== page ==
MOZAMBIQUE ACCUSES SOUTH AFRICAN OF BEING JIHADIST LEADER

Mozambique prosecutors have accused a 60-year-old white South African Andre Mayer Hanekom of being the leader of a Jihadist group behind grisly attacks in the north of the country.

Hanekom, who runs a maritime business in the northern town of Palma, was arrested in August.

He was named by prosecutors on Monday as one of the leaders of a jihadist group operating in the country’s gas-rich north, alongside two Tanzanian nationals and two locals.

For more than a year, Mozambique has been rocked by an Islamist insurgency in the northern coastal province of Cabo Delgado, which has rich offshore gas deposits. Despite a crackdown, scores of civilians and police have been killed.

But Hanekom’s wife Francis has dismissed the allegations against him, insisting he had “nothing to do” with any jihadist groups.

“It is nonsense,” she said, saying charges against him had been trumped up by the authorities. “He is not interested in politics.”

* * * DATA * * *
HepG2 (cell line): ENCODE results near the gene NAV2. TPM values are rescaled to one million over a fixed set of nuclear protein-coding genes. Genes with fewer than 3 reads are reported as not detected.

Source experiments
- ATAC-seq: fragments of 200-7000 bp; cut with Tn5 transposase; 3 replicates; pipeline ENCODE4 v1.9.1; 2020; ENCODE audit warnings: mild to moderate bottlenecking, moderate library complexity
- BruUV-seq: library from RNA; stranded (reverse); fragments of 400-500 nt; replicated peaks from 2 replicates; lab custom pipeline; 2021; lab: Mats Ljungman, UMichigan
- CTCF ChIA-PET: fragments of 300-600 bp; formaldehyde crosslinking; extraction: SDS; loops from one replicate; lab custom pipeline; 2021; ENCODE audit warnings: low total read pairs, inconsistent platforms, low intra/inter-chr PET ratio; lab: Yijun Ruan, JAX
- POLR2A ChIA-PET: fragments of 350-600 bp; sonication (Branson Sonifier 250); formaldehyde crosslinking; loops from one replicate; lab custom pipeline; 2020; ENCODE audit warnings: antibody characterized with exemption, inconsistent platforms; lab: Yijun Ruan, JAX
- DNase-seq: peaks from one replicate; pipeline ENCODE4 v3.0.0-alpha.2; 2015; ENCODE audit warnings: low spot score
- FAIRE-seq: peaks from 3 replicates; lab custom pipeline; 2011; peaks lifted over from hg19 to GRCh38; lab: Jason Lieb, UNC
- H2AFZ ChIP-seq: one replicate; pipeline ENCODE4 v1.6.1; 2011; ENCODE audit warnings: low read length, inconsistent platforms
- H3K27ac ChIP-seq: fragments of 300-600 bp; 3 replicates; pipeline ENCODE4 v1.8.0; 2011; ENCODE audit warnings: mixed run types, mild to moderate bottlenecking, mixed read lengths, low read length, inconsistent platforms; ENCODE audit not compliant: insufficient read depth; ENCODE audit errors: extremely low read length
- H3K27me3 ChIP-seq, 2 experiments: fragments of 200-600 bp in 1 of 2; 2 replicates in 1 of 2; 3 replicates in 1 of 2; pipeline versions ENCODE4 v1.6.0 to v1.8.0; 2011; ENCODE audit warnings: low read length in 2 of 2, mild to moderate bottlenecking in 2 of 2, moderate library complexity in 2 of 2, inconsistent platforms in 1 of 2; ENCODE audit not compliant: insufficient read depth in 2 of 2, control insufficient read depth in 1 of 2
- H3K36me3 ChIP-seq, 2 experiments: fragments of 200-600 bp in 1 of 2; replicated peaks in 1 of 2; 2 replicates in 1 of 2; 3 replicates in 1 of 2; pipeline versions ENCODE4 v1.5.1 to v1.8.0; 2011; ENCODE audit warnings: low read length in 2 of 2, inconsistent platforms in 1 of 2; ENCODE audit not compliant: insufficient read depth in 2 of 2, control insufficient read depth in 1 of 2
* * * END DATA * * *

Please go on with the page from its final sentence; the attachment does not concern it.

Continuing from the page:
Court papers released on Monday named Hanekom as one of five leaders of a group which had carried out several attacks, in which he was allegedly responsible for logistics, along with the payment of monthly salaries and the provision of medicines.

At a search of his home in November, investigators had found machetes, arrows and gunpowder, the documents said.

According to the charge sheet, all of the suspects, except Hanekom, had “confessed that the group intends with their armed actions to create instability and prevent the exploitation of natural gas in Palma, and later create an independent state … (in) the northern region of Cabo Delgado and the south of …Tanzania”.

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